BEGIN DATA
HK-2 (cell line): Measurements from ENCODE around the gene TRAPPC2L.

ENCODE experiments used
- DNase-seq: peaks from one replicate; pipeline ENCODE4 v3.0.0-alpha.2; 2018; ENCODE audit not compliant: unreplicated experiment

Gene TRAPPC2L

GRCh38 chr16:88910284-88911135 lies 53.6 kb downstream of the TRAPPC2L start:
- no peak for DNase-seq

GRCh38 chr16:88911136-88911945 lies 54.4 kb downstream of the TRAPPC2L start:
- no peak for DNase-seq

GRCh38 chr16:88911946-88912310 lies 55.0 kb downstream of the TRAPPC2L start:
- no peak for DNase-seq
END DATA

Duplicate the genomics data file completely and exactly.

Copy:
HK-2 (cell line): Measurements from ENCODE around the gene TRAPPC2L.

ENCODE experiments used
- DNase-seq: peaks from one replicate; pipeline ENCODE4 v3.0.0-alpha.2; 2018; ENCODE audit not compliant: unreplicated experiment

Gene TRAPPC2L

GRCh38 chr16:88910284-88911135 lies 53.6 kb downstream of the TRAPPC2L start:
- no peak for DNase-seq

GRCh38 chr16:88911136-88911945 lies 54.4 kb downstream of the TRAPPC2L start:
- no peak for DNase-seq

GRCh38 chr16:88911946-88912310 lies 55.0 kb downstream of the TRAPPC2L start:
- no peak for DNase-seq